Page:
5

As shown on the picture below, the TikZ backgruound library allows to create the background with automatical width/height settings.

enter image description here

\usetikzlibrary{backgrounds}
\begin{tikzpicture}
[show background rectangle, background rectangle/.style={fill=magenta}]
\shade[ball color=blue] (0,0) circle (10ex);
\end{tikzpicture}

What if we want to define width or assign \textwidth, \columnwidth etc. as width of the background layer? The sketch of the desired result represented on the picture below.

enter image description here

4

You may define a new key named auto centering. This key adds an empty node fitted around the content of your tikzpicture. The minimum width of this node is the length given as argument (default value is \columnwidth):

\usetikzlibrary{backgrounds,fit}
\makeatletter
\tikzset{
  auto centering/.style={execute at end picture={
      \node[fit=(current bounding box),minimum width=#1-2*\tikz@framexsep,inner sep=0,
      ]{};
    }},
  auto centering/.default=\columnwidth,
}
\makeatother

In your document, add this key as first option of your tikzpictures.

Here is an example:

enter image description here

\documentclass{article}
\usepackage{tikz}
\usetikzlibrary{backgrounds,fit}
\makeatletter
\tikzset{
  auto centering/.style={execute at end picture={
      \node[fit=(current bounding box),minimum width=#1-2*\tikz@framexsep,inner sep=0,
      ]{};
    }},
  auto centering/.default=\columnwidth,
}
\makeatother

\usepackage{multicol}
\usepackage{lipsum}
\begin{document}
\lipsum[4]

\noindent\begin{tikzpicture}
[auto centering,show background rectangle,background rectangle/.style={fill=magenta}]
\shade[ball color=blue] (0,0) circle (10ex);
\end{tikzpicture}

\begin{multicols}{2}
\lipsum[4]

\noindent\begin{tikzpicture}
[auto centering,show background rectangle, background rectangle/.style={fill=orange}]
\shade[ball color=blue] (0,0) circle (10ex);
\end{tikzpicture}

\noindent\begin{tikzpicture}
[auto centering,show background rectangle, background rectangle/.style={fill=lime}]
\shade[ball color=blue] (0,0) circle (10ex);
\end{tikzpicture}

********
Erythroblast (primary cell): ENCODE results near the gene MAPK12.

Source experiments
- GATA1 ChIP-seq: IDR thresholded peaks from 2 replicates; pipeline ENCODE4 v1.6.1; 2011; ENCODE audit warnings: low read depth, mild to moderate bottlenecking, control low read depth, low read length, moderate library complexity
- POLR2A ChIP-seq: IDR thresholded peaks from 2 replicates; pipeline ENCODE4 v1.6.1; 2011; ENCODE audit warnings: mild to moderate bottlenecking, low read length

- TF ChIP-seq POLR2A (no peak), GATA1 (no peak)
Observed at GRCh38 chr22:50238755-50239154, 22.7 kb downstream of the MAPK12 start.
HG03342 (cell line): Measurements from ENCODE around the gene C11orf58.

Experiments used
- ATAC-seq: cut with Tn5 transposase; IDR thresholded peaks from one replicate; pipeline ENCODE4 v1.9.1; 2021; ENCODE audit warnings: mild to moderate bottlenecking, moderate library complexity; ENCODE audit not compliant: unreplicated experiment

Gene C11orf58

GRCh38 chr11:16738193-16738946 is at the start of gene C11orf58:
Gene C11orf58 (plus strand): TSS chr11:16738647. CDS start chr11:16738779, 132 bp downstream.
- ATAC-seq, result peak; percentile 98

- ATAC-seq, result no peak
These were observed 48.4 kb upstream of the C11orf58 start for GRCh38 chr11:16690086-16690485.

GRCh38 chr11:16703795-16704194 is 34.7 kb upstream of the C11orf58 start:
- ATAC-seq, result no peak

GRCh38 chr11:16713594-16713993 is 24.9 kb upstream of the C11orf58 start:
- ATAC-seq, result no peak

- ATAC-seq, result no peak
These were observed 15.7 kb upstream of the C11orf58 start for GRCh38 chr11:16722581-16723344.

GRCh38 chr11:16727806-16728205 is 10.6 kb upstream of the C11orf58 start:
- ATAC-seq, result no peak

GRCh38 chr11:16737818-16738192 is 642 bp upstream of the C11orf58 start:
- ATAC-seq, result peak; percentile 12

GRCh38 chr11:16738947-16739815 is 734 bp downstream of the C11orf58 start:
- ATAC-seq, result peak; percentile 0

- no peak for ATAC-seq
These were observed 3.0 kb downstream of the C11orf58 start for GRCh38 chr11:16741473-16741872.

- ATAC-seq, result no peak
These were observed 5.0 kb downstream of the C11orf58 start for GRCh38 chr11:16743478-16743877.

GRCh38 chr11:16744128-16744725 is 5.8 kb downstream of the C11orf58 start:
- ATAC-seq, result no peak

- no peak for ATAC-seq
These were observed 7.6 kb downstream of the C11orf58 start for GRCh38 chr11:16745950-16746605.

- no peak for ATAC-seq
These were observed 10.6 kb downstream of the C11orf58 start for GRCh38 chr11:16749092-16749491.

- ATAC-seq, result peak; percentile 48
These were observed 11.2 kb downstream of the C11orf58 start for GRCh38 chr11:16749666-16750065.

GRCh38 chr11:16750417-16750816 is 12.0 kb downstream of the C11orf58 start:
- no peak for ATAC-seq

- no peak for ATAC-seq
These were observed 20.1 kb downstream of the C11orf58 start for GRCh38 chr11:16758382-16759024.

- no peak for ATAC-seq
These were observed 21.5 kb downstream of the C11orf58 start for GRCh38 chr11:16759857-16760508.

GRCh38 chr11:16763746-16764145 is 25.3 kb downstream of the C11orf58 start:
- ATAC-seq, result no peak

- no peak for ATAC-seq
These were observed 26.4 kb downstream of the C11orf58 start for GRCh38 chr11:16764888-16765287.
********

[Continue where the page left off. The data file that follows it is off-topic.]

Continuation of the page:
\lipsum[4]

\end{multicols}
\end{document}
2

First draw the sphere in the middle:

\shade[ball color=blue] (0.5\linewidth,0) circle (10ex);   %% note 0.5\linewidth

To increase the width of the background to \textwidth, as you are painting the background rectangle, it is enough to draw some thing that runs across the text width like

\path(0,0) --(\linewidth,0);

This is an invisible line that runs across the \linewidth. Add inner frame xsep=0pt additionally to background rectangle.

\documentclass{article}
\usepackage{tikz,showframe}   %% showframe just for demo
\usetikzlibrary{backgrounds}
\begin{document}
\noindent
\begin{tikzpicture}%
[show background rectangle,inner frame xsep=0pt, background rectangle/.style={fill=magenta,line width=0pt}]     
%% you can also use `tight background` instead of `inner frame xsep`.
\shade[ball color=blue] (0.5\linewidth,0) circle (10ex);
\path(0,0) --(\linewidth,0);
\end{tikzpicture}%
\end{document}

enter image description here

Here is a simpler version in which the background is drawn first as a rectangle.

\documentclass{article}
\usepackage{tikz,showframe}
\begin{document}
\noindent
\begin{tikzpicture}%
\path[use as bounding box,line width=0pt,fill=magenta](-0.5\linewidth,-11ex) rectangle(0.5\linewidth,11ex);
\shade[ball color=blue] (0,0) circle (10ex);
\end{tikzpicture}%
\end{document}

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